The Ordinary of the Mass was a principal genre in the Renaissance, and most Renaissance composers gave it considerable attention. The masses of William Byrd are among the most distinguished of the genre. The first polyphonic mass I ever sang was William Byrd's Mass for Five Voices. The first polyphonic mass I ever sang with the St. Ann Choir--which I now direct--was Byrd's Mass for Three Voices. This choir has sung the Mass for Four Voices at least twice a year for the last thirty-five years and the others occasionally. Having sung the Four-Voice Mass most frequently, I have always been surprised when singing one of the others to notice the close resemblances; I have often thought, "Why, this is the same mass with different notes." While this may be a slight exaggeration, it points to the unique position of the masses among Byrd's works in striking contrast with the works of the other prominent Renaissance composers. While Palestrina wrote over a hundred, Lasso nearly eighty, Victoria nearly twenty, and Josquin at least fifteen, Byrd wrote only three: simply one for each number of voices, three, four, and five. Why? Why not the amazing variety of the continental composers? What difference does it make? What sense does the difference make?
The Renaissance Mass Ordinary is a paradoxical genre; it is comprised of diverse texts bound by a single musical style. This was not the case in the Middle Ages. At that time, each piece of the ordinary was a separate liturgical genre: litanies--Kyrie and Agnus Dei, hymns--Gloria and Sanctus, and profession of belief--Credo. And each of these genres had its own musical style. These movements, whose texts remained constant from service to service, were most likely to have been set to polyphonic music for practical reasons: the settings could be used on any day in contrast with the Propers of the Mass, which could be sung on only one or at most a few days of the year. Yet, there was little integration among the parts of the ordinary when they were set to polyphonic music. Even the mass of Guillaume de Machaut was probably compiled from separately existing movements; some of its movements were based upon chant melodies and some were not, and those that were used different chants for each movement.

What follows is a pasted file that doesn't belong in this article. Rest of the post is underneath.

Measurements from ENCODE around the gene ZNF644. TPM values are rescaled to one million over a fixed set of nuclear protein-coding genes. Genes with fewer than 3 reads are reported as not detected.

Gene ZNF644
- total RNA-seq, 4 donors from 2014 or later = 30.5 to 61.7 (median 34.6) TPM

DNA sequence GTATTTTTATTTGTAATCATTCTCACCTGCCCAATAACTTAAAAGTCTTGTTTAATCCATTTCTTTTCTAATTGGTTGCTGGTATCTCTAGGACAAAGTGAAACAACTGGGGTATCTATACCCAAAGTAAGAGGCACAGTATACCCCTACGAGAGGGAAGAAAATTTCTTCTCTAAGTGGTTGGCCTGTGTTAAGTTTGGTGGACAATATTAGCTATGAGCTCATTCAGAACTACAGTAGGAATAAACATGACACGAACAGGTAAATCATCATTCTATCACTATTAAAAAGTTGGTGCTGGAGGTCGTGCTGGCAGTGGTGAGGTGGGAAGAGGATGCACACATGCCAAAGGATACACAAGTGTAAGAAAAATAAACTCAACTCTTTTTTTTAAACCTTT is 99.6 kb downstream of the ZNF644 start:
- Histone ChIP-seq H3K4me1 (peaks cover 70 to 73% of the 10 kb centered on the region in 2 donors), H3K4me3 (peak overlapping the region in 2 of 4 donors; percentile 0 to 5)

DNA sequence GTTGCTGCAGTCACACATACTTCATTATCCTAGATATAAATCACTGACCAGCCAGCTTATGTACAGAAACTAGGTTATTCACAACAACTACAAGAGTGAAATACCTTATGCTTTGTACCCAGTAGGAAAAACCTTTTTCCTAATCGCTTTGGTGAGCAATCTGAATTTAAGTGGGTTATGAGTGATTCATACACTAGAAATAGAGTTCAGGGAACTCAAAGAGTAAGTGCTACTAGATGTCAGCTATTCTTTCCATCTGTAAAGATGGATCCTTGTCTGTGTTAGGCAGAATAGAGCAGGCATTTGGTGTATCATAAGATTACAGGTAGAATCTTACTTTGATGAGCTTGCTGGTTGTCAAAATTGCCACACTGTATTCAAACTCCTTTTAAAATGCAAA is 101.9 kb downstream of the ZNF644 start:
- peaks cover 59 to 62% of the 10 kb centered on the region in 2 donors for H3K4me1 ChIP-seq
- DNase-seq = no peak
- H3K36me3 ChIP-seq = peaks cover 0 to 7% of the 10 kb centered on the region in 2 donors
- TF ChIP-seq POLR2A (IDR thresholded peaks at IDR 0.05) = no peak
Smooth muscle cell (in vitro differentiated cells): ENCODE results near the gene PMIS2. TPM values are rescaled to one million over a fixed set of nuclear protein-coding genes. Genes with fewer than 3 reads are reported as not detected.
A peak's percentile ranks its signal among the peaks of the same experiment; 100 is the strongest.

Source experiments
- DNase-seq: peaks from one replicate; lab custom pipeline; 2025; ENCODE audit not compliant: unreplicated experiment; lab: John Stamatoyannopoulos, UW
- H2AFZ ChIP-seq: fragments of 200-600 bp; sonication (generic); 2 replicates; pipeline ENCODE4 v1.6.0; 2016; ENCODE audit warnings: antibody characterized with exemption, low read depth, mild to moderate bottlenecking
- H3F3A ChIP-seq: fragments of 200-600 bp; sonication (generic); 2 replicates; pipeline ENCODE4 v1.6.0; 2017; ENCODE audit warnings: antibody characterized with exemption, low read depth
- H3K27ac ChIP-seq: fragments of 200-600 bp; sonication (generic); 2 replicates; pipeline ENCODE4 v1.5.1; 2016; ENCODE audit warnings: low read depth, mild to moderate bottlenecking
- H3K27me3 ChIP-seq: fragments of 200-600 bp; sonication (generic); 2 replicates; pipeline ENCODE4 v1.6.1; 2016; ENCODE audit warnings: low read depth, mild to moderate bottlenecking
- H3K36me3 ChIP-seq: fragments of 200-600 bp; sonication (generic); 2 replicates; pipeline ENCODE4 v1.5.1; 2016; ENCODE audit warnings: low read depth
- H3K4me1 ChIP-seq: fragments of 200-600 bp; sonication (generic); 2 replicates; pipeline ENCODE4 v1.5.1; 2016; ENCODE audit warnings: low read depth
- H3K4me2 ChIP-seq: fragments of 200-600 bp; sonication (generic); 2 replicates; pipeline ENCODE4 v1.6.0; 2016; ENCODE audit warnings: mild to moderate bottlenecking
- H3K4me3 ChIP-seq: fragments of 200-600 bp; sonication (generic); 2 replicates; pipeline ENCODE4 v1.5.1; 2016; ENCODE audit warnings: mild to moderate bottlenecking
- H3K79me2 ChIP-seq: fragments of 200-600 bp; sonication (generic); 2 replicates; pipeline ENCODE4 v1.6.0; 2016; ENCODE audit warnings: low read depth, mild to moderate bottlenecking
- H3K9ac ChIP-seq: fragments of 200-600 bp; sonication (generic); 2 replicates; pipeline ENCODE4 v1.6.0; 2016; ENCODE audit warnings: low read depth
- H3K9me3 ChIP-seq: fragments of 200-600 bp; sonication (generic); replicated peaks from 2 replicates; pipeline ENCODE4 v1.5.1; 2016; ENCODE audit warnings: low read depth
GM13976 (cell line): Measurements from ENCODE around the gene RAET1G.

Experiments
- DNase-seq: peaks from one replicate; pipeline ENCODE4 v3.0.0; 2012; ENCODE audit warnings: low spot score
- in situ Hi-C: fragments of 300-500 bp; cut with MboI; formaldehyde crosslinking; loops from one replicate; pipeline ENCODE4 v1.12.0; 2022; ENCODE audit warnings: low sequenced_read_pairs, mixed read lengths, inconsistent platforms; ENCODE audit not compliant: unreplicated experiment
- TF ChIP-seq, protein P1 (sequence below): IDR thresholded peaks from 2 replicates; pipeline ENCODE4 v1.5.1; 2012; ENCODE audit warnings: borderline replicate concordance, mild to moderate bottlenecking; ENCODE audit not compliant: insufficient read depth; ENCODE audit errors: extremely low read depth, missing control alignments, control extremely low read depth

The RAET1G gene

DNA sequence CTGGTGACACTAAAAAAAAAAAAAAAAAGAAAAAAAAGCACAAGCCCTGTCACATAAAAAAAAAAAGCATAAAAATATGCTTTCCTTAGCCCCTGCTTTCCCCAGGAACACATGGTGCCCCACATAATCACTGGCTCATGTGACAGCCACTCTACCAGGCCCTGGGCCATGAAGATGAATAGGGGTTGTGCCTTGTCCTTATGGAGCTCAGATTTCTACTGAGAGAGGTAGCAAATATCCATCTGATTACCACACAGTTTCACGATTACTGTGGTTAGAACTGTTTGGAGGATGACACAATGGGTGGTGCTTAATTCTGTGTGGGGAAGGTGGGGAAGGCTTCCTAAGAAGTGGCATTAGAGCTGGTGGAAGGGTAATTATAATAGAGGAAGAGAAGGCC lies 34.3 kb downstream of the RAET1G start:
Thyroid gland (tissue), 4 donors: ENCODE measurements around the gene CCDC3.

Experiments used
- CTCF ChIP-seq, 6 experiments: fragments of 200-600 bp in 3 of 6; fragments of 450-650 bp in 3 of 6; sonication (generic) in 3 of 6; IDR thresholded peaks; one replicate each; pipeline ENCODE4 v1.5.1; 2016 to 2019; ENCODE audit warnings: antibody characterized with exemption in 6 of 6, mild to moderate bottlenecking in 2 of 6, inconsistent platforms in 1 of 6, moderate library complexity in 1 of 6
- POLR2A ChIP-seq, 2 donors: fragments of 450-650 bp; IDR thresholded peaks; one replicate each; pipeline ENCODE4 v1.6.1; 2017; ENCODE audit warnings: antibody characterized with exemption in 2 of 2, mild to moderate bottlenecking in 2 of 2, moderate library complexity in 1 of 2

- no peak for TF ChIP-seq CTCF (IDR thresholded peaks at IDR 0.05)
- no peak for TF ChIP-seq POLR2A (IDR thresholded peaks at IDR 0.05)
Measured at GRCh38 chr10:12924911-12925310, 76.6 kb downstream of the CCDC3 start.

In the Renaissance, in contrast, there was a sense of artistic integration among those movements distinguished by polyphonic setting. The five movements of the ordinary were now composed as the pillars of the whole service, integrating and ordering the entire liturgy. They were in a consistent style from movement to movement, despite the diversity of their texts. Being all by a single composer, their consistent style created a kind of rondo-like musical structure in alternation with the other elements of the service, which were mostly chants in diverse styles and modes, written at varying times over the whole history. Since these mass compositions were numerous--Palestrina alone wrote 103--and were all on the same set of texts, there had to be a principle of differentiation. To imagine the difficulty for a composer setting about to write his hundredth mass upon the same texts, yet composing something original that had not been done in any of the previous settings, is to realize the necessity of a principle of differentiation between such numerous masses. How could each of these masses have a unique style and expression? The principle of differentiation was the use of borrowed material: each mass was based upon musical material--chants or polyphonic pieces, sacred or secular--that had its source outside the mass itself, ensuring that the mass based upon it sounded fundamentally different from others based upon other borrowed materials.
There were striking differences in this use of borrowed materials between the fifteenth and the sixteenth centuries, what they borrowed and why they borrowed it. These differences relate to a difference between the aesthetics of the two centuries, a difference of the attitude to affect, or the emotion expressed by the music. …